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June 27, 2014

World Cup Facts Only a Runner Could Love

Written by Dena Evans

665098756-03012011095529_largeHaving a hard time understanding the FIFA World Cup? Wondering how you can relate to 11 men kicking a ball past 11 other men into a rectangular frame with an onion bag attached? What does it all have to do with the regular runner?  Consider the following facts and gain a little insight into how the World Cup players compare to our own efforts and output.


Even goalkeepers run almost a 5K during a match

Estimates for the distance run by soccer players had widely varied through the years, but newer technology has allowed us to zone in fairly accurately on the range of distances covered by each player.  In the first match played by the US, FIFA furnished information to indicate Michael Bradley ran the furthest at 7.9 miles over the course of the match, followed closely by fellow center mid Kyle Beckerman and the combined efforts of Alejandro Bedoya and his sub Grant Zusi at 7.8.  The biggest surprise might be that Tim Howard traveled 2.9 miles, even as a goalkeeper!  A soccer match is essentially a 90 minute fartlek.  That might mean their average pace is 12 minutes a mile or more, but a lot of the running done is quite quickly.


The fastest soccer players are about the same speed as Allyson Felix

Arjen Robben, the Dutch goal scorer with the “dodgy flapper” running arm carriage, has already clocked runs of up to 19.3 miles per hour, which just about matches Olympic Gold 200m medalist Allyson Felix in spikes and at full flight.  Ramires of Brazil also hit 19.3 mph, and Jermaine Jones of the US actually hit 20 mph against Ghana.  The fastest footballer of all time, according to FIFA data gathered by Yahoo!, is Antonio Valencia, who had a run of 22 mph while playing for Manchester United.  In comparison, Usain Bolt hits about 27 mph at full steam.   Not bad!

Referees have to pass a strict fitness test

Referees might have different training plans, but they must all pass some fitness tests given by FIFA before they take the field.  These include two tasks.  The first is 6x40m dash with a max of 90 sec rest while walking back.  Men have to run 6.2 seconds each, and women are required to run 6.6 seconds.  That’s about 14 second 100m pace six times in a row on 90 sec rest.  The second test is 10 laps around a track, running 150m, walking 50m, running 150m, walking 50m.  At the international level, men have to run each 150m in 30 seconds with 35 seconds to walk each 50 meters, while women must his 35 seconds for the 150m, and 40 seconds for the 50m walk.  We may disagree with their decision making, but if they are out there, at least we know they are fit.   Mark Geiger, the first American referee to blow the whistle at the FIFA World Cup, told Runner’s World that his training included fartlek, tempos, speed work, and mental training, which allowed him to pass his FIFA test easily and arrive even better prepared than required.  He ran track and cross country in high school, and continues to help out as an assistant cross country coach at his local high school.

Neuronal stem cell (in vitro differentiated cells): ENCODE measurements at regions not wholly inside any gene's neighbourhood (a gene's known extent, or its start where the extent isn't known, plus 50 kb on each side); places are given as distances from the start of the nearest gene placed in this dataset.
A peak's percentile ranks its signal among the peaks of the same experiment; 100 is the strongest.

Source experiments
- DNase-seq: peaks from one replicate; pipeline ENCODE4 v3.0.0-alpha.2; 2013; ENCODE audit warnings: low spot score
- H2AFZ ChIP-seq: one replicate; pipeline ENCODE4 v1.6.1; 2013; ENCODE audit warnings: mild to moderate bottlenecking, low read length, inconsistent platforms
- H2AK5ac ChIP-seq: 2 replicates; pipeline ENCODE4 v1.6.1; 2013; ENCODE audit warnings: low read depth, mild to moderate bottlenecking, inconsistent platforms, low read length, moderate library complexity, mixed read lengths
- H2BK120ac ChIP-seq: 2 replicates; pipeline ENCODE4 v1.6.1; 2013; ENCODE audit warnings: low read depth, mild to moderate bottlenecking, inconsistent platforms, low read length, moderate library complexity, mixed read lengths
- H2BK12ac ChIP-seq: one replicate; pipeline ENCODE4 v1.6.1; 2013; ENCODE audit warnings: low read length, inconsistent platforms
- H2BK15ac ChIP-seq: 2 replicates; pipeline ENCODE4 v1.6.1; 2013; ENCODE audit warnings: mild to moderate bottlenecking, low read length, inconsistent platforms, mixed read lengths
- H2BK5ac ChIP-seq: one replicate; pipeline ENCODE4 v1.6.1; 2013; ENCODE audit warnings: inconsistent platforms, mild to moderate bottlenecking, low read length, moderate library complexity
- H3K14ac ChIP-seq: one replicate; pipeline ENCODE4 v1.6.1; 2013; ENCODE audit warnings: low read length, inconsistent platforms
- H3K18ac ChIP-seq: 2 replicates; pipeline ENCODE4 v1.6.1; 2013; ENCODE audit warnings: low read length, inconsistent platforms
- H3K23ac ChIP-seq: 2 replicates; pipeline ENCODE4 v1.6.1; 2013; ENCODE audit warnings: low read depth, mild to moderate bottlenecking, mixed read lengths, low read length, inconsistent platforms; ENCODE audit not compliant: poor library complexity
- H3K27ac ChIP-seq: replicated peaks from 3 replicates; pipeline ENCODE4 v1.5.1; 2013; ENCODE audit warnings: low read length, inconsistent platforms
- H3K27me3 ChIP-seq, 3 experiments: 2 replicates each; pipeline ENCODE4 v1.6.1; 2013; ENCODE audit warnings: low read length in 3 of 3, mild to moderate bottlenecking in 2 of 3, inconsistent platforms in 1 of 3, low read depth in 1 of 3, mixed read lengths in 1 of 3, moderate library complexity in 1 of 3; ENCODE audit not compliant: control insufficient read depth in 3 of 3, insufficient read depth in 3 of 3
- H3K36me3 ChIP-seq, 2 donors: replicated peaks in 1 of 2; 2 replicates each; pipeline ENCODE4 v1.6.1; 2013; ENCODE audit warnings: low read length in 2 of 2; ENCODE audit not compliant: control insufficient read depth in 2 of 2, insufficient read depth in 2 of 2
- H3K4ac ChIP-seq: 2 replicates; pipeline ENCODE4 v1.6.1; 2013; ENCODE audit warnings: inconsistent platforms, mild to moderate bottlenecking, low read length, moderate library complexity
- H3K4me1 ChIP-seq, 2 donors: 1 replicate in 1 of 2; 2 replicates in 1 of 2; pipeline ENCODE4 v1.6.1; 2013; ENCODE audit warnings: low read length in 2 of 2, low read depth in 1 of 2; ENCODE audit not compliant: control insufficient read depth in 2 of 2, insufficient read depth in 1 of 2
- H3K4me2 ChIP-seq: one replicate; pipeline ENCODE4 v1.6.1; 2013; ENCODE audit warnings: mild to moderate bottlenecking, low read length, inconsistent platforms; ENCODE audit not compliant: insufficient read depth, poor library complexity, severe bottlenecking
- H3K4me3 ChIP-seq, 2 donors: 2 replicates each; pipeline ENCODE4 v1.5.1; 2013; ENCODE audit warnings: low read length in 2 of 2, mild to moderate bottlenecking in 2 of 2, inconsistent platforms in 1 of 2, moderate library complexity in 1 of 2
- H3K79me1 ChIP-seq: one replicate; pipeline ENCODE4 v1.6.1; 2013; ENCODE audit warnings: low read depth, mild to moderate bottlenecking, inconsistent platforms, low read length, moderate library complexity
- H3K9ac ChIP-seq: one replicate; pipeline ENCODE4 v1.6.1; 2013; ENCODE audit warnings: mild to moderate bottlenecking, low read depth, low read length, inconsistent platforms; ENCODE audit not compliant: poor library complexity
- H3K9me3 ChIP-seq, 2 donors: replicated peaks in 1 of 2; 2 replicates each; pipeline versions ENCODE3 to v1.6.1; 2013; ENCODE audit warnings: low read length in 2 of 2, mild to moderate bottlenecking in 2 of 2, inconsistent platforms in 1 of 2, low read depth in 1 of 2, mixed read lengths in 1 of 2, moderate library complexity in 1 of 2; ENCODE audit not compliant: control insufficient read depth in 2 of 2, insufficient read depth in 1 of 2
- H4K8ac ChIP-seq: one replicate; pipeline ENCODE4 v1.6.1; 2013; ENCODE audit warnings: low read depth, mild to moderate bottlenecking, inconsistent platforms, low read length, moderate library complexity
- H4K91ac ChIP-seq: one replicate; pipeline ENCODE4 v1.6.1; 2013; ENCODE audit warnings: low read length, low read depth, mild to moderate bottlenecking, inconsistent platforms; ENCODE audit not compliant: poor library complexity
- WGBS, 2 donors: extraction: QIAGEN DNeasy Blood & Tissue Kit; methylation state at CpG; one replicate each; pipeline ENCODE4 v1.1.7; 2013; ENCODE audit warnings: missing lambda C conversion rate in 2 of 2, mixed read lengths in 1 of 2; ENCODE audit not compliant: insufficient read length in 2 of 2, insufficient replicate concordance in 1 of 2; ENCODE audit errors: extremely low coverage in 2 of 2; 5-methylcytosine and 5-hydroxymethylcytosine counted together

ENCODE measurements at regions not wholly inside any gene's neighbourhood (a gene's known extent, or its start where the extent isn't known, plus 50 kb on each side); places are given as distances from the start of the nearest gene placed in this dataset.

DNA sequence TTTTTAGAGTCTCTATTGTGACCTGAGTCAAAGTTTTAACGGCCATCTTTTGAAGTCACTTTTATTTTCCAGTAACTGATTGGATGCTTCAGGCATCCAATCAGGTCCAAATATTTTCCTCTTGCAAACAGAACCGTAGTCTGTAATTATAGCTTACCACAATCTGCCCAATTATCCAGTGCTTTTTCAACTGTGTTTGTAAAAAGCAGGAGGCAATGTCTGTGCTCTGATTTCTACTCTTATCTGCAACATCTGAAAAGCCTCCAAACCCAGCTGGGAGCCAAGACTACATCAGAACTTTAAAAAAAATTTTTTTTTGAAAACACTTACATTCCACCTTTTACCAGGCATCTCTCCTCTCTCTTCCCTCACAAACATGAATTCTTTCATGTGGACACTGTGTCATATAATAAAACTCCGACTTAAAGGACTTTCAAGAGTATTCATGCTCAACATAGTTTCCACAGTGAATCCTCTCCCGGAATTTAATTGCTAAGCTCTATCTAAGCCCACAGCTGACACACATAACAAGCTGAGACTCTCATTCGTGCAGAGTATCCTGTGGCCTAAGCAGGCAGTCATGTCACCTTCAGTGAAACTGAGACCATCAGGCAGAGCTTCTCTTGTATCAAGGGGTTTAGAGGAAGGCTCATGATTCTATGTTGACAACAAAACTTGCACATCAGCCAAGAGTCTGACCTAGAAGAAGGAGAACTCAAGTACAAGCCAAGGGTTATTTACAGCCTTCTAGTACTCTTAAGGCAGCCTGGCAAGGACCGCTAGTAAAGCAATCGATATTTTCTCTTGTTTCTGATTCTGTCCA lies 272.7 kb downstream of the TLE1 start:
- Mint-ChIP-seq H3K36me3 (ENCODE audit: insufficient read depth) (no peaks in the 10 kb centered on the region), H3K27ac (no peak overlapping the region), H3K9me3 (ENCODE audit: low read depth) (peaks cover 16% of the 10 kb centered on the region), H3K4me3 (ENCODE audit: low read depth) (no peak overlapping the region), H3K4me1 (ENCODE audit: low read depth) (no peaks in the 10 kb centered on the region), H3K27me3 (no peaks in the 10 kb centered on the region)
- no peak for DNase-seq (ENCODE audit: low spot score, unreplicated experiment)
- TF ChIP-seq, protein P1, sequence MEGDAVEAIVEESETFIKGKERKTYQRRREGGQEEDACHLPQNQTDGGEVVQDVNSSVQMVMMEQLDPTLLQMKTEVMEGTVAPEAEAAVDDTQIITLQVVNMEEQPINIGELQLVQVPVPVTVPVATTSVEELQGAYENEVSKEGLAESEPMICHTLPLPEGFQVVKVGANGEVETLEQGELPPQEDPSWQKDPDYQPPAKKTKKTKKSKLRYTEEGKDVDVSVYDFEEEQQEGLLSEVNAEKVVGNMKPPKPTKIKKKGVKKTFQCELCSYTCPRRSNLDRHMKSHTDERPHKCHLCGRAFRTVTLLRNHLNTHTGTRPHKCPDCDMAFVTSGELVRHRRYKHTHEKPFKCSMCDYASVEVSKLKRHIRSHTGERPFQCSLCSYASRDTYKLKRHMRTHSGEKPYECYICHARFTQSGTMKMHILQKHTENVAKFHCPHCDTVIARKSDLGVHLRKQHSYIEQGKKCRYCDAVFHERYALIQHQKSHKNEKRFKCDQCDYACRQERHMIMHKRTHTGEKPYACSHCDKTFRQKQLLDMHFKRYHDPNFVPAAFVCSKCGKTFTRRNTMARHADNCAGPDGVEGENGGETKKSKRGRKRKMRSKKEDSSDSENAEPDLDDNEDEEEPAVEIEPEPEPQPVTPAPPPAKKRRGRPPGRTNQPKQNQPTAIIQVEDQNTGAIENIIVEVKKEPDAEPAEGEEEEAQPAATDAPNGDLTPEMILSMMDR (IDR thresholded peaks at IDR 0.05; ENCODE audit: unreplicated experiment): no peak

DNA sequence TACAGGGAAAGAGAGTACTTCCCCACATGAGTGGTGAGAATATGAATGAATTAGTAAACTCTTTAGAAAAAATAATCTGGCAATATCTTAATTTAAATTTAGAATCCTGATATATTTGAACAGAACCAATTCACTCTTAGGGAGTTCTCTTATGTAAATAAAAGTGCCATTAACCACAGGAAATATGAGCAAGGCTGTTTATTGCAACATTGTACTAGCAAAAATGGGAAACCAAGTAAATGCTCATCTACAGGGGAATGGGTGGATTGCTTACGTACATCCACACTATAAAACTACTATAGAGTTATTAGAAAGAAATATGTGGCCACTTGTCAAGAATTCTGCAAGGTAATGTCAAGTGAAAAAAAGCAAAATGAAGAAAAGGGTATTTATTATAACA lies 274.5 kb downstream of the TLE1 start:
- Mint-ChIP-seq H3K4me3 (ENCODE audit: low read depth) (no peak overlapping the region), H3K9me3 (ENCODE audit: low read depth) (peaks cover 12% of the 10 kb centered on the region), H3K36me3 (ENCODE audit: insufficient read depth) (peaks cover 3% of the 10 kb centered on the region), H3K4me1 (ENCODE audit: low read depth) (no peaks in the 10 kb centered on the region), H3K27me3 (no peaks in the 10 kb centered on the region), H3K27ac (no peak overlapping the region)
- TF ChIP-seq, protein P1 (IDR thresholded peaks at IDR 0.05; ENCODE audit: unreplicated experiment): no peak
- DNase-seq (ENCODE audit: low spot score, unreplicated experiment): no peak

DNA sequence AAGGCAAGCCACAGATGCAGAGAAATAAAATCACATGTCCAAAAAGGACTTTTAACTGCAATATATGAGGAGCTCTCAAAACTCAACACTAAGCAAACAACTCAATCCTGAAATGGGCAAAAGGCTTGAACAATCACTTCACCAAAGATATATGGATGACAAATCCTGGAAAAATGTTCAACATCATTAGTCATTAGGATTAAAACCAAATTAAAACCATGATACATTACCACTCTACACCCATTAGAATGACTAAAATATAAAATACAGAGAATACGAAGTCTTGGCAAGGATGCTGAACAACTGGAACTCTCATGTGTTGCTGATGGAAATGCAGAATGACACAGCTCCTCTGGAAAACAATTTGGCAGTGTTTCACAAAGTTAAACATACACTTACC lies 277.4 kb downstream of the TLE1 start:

Soccer players might have a better VO2 Max than you!

A Dutch study reported on by Scott Douglas of Runner’s World found that the average footballer’s VO2 max was about 63.  Many times, these measurements are extrapolated from a “beep” or “bleep” test, an exercise where an athlete runs back and forth across a 20 meter stretch between pre-recorded beeps.  The beeps progress in rapidity through 21 levels of approximately a minute each.  When an athlete fails to reach the line twice in a row, they are stopped.  Exact stats on the VO2 max test results from these back and forth beep tests and other measurements are hard to come by as clubs and countries are reluctant to release the information, but Cristiano Ronaldo of Portugal is rumored to have registered 75, while Neymar of Brazil reportedly has reached 73.  David Beckham also legendarily actually beaten the beep test, as Michael Bradley has reportedly done just before the World Cup.  Like many other sports, the variance of soccer player fitness measured in this way is wide, with defenders typically registering lower scores than rangy midfielders, etc.  We might never know the actual scores for these professional athletes, and although neither skill will likely ever be needed it is fun to consider what Neymar’s half marathon pace might be on his runcoach pace chart, just as we might like to know if we could put a penalty shot past Tim Howard.  Keep dreaming!